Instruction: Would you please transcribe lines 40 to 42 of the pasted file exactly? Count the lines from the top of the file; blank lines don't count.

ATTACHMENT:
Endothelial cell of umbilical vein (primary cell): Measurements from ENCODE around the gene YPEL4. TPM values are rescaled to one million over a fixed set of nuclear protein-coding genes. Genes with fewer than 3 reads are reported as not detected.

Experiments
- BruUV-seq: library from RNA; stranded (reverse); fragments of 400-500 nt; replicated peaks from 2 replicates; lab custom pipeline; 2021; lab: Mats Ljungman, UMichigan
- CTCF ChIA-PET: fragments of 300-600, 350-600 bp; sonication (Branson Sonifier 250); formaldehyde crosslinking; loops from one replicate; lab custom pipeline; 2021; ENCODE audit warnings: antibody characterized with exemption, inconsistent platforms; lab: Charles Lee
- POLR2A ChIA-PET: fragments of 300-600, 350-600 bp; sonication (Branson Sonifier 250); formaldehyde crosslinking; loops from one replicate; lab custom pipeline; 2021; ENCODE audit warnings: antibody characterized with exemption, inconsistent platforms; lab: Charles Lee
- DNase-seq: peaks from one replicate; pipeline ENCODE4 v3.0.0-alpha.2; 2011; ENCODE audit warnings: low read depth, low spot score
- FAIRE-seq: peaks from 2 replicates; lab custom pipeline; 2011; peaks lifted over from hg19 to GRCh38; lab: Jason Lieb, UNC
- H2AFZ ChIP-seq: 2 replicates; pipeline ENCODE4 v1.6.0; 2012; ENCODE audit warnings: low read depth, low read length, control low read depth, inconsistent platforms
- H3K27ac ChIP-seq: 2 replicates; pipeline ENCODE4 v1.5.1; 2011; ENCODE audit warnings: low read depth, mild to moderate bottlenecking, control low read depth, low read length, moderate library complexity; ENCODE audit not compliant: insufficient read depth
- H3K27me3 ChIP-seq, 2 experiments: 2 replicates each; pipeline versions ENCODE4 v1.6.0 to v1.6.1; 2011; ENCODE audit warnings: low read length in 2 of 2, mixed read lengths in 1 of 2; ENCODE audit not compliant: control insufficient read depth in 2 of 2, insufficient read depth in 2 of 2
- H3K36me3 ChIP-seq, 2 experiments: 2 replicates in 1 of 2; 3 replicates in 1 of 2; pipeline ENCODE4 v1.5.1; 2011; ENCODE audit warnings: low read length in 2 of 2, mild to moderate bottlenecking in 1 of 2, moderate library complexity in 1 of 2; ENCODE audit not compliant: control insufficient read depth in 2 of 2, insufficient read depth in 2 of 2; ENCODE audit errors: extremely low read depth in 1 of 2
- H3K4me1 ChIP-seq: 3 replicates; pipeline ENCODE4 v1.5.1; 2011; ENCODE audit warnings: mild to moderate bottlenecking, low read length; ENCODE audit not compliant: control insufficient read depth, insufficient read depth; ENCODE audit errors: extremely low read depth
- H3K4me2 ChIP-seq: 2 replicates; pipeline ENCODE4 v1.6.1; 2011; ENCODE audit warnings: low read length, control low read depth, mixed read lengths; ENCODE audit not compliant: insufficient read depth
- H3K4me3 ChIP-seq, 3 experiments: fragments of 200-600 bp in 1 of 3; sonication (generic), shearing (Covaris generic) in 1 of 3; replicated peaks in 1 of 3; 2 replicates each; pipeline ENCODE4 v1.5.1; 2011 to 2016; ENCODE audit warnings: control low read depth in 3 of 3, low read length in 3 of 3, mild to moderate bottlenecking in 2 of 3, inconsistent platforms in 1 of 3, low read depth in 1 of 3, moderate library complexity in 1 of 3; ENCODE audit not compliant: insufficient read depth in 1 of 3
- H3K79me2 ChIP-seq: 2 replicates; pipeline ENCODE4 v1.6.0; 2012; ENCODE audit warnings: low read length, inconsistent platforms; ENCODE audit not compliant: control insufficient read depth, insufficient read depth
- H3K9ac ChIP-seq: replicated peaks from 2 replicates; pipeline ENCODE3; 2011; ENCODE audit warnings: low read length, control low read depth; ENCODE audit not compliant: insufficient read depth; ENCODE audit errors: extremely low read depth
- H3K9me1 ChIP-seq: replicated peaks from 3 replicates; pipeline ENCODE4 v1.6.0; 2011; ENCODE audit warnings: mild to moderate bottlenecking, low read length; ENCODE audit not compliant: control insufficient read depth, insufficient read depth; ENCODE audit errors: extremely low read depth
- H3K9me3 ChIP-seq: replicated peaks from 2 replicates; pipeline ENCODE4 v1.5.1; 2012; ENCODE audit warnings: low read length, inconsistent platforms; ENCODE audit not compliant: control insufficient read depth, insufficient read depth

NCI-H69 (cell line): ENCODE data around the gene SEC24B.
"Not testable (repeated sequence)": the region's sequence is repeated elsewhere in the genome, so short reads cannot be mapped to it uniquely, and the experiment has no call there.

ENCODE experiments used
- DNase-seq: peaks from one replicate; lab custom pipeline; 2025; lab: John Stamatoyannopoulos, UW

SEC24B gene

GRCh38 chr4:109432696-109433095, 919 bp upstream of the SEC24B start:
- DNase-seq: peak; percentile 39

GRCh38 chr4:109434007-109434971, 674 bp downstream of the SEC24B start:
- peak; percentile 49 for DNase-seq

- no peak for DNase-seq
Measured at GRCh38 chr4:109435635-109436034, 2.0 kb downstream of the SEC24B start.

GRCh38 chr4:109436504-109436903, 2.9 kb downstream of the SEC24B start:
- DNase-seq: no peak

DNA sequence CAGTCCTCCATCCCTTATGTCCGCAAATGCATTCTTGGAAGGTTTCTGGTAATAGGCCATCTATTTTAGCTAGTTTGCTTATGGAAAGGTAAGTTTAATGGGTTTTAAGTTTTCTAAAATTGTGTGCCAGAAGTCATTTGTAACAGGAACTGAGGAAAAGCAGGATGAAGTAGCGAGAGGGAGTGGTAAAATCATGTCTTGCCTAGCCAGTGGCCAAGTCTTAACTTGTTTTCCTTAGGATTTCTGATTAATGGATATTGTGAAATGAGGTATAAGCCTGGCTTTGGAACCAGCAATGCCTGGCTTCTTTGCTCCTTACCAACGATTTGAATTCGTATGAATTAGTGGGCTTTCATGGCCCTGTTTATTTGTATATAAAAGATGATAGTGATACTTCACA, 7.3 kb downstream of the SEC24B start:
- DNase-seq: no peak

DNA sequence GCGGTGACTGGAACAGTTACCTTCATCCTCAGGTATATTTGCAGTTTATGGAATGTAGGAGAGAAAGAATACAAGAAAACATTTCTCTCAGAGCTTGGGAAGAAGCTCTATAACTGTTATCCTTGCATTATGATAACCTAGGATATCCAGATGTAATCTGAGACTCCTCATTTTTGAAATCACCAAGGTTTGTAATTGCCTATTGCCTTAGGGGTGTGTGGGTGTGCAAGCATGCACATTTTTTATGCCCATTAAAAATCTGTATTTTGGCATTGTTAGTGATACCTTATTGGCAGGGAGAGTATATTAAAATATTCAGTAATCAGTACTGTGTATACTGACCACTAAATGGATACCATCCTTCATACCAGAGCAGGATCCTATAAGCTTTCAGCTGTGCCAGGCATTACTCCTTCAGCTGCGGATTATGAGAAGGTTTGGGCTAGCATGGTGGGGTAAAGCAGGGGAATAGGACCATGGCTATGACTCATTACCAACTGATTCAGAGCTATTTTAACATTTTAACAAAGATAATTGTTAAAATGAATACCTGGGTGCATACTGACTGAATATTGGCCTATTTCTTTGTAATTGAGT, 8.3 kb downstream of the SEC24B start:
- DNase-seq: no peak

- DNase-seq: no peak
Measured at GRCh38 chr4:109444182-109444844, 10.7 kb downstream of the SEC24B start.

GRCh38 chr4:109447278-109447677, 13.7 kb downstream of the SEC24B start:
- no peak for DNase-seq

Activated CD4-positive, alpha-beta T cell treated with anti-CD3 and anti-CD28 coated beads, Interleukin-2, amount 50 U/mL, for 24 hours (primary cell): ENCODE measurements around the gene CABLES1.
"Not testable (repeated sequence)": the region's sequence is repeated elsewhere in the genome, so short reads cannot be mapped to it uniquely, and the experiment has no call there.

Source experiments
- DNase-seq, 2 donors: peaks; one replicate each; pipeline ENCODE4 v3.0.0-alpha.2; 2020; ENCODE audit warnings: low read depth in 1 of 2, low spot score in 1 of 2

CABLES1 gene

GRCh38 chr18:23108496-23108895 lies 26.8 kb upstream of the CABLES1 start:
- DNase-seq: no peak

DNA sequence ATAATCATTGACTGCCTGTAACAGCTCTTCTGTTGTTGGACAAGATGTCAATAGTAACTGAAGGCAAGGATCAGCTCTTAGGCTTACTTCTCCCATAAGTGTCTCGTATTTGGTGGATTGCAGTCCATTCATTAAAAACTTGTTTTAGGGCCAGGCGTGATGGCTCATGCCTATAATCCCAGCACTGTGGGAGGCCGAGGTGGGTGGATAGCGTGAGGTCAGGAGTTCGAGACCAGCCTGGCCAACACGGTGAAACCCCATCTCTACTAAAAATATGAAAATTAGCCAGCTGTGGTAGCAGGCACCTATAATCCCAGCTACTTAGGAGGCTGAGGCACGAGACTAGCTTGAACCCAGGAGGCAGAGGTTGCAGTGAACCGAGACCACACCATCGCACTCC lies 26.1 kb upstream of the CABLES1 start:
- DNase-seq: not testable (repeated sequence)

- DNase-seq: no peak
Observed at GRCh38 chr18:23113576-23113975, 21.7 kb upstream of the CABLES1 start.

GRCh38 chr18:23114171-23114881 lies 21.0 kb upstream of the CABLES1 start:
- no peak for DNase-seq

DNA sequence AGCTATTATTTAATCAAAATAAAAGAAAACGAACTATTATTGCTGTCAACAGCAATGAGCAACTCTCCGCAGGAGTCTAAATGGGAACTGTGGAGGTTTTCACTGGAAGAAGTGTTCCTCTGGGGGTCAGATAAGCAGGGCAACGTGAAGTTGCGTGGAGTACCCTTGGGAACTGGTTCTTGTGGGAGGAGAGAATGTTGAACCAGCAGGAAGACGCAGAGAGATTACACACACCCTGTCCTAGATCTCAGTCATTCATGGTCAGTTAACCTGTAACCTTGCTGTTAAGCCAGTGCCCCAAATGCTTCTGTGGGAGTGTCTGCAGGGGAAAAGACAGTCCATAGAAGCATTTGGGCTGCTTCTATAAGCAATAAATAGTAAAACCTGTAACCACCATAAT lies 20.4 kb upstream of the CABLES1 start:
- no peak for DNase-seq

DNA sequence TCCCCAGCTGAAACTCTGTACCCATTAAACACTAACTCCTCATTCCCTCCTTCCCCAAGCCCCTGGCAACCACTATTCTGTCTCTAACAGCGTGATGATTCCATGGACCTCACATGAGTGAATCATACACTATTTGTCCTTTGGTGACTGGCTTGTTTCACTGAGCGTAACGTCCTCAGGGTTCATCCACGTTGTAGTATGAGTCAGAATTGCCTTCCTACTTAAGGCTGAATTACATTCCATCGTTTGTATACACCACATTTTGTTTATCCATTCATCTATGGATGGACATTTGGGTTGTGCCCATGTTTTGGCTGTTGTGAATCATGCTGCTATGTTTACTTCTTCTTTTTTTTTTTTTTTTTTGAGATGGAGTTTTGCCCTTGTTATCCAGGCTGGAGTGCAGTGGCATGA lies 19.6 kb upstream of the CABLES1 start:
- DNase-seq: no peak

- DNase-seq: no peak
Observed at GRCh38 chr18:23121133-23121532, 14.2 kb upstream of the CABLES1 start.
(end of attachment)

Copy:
Activated CD4-positive, alpha-beta T cell treated with anti-CD3 and anti-CD28 coated beads, Interleukin-2, amount 50 U/mL, for 24 hours (primary cell): ENCODE measurements around the gene CABLES1.
"Not testable (repeated sequence)": the region's sequence is repeated elsewhere in the genome, so short reads cannot be mapped to it uniquely, and the experiment has no call there.

Source experiments